"Something as simple as a fall can be devastating for older men and women," Dr. Evelyn Granieri, director of the Division of Geriatrics at NewYork-Presbyterian Hospital/The Allen Hospital in New York, said in a statement.
Granieri said there are many risks for older adults who never leave their home in the winter, and recommends keeping the thermostat set to at least 65 degrees to prevent hypothermia. The Centers for Disease Control and Prevention said hypothermia kills about 600 Americans every year, half of whom are 65 or older.
Granieri advises seniors to make sure smoke alarms and carbon monoxide alarms are working, and make sure there are no great lighting contrasts from one room to another. There are fewer hours of daylight in winter, and older people need a higher level of illumination in the home.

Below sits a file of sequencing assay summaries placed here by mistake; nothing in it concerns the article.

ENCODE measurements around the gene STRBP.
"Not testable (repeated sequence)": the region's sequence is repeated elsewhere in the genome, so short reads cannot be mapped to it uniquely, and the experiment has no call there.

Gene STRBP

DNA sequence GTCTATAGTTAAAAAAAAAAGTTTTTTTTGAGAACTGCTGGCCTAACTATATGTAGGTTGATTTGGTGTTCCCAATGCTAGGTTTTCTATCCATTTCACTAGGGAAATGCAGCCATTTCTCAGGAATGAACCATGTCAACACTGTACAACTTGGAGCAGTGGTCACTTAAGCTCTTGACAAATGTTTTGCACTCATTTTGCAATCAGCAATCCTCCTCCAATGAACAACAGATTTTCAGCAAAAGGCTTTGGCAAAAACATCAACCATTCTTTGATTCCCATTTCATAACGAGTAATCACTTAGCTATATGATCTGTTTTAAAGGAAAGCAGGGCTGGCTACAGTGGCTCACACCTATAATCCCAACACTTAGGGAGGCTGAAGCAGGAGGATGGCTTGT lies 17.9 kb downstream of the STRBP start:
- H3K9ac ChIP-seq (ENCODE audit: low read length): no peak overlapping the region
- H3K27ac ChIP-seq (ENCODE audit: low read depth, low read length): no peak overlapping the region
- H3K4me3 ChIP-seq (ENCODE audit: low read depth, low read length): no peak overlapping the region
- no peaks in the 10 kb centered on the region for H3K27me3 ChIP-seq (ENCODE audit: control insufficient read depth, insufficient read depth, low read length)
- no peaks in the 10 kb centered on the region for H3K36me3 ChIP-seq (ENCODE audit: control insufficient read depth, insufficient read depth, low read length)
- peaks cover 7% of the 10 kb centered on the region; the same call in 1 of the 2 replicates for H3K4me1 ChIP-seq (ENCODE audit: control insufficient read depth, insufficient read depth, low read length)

Granieri recommends drinking at least four or five glasses of fluid every day. People might not feel as thirsty as they do in the summer, but as people age their body can dehydrate more quickly, putting them at greater risk for complications from a number of illnesses and changing the way the body responds to medications. She also advises using creams and lotions to prevent dry skin caused by low humidity.
Anyone who lives alone should have a way to communicate quickly with others via cellphone or a personal emergency response system, a device worn around the neck or on a bracelet that can summon help, she said.